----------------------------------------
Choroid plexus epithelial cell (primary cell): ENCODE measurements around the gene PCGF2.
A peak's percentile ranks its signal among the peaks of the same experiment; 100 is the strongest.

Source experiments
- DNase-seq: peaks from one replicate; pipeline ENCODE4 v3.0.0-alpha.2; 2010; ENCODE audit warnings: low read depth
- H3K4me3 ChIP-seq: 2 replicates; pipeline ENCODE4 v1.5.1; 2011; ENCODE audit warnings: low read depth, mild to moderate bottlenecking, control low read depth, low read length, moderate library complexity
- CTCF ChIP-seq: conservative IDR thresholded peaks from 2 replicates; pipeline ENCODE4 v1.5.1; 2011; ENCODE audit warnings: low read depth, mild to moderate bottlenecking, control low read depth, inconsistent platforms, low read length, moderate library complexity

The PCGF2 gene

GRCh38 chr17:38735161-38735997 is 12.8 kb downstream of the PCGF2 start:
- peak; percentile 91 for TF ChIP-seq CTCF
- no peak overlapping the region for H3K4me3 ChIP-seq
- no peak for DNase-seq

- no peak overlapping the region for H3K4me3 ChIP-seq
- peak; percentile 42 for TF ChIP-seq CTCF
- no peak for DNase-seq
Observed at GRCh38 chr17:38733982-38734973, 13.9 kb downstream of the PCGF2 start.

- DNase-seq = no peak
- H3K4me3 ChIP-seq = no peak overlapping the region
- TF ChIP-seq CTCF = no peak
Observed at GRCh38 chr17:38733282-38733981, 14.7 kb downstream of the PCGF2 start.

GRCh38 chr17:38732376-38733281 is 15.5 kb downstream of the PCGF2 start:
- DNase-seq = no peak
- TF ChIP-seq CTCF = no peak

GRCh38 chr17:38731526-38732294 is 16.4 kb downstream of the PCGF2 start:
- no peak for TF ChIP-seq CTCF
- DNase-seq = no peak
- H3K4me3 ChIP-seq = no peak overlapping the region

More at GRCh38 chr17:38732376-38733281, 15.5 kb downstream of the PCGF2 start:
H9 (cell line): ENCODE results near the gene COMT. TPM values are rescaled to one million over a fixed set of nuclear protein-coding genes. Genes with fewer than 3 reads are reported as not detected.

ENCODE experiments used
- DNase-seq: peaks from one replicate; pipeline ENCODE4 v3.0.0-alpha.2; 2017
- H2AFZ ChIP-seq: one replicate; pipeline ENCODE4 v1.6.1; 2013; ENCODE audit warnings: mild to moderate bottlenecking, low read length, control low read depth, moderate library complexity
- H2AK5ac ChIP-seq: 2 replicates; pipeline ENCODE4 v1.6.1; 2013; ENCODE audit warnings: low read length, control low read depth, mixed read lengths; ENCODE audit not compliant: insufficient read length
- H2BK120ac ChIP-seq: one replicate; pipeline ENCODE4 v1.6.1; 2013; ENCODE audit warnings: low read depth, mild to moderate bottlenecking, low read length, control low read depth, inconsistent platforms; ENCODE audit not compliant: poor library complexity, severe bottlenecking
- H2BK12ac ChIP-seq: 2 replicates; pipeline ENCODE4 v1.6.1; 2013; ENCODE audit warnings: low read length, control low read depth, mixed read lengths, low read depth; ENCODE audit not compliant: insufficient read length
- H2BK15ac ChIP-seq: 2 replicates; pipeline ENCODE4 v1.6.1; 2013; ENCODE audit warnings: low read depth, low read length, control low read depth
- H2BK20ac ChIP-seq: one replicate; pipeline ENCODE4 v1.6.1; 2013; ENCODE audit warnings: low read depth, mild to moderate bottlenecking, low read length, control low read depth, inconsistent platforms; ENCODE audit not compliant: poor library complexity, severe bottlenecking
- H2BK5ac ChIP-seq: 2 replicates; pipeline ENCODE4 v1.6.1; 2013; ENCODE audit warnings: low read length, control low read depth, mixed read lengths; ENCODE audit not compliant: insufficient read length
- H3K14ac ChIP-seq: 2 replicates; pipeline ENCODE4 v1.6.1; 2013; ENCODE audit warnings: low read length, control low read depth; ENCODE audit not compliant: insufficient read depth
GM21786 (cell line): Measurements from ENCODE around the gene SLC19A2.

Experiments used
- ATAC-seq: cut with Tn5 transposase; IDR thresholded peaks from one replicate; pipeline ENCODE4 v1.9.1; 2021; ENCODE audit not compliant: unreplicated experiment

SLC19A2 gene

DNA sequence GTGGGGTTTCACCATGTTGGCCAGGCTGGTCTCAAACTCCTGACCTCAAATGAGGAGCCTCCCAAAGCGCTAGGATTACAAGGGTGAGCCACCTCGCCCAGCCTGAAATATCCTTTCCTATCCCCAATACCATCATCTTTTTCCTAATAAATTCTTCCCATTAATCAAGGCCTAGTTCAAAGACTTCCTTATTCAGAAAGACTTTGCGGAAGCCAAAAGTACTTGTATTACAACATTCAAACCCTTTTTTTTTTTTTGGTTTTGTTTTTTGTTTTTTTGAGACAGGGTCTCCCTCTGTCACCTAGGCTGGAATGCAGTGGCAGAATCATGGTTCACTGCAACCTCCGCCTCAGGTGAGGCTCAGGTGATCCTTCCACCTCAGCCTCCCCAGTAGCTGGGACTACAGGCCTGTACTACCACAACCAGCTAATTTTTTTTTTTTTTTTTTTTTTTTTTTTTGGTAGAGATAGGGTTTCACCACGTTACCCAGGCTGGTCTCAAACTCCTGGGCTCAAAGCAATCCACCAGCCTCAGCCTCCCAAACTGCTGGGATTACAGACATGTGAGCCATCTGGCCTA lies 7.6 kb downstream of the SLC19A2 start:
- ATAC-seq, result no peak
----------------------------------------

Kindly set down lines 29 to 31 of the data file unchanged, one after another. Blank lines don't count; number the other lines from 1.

ENCODE experiments used
- DNase-seq: peaks from one replicate; pipeline ENCODE4 v3.0.0-alpha.2; 2017
- H2AFZ ChIP-seq: one replicate; pipeline ENCODE4 v1.6.1; 2013; ENCODE audit warnings: mild to moderate bottlenecking, low read length, control low read depth, moderate library complexity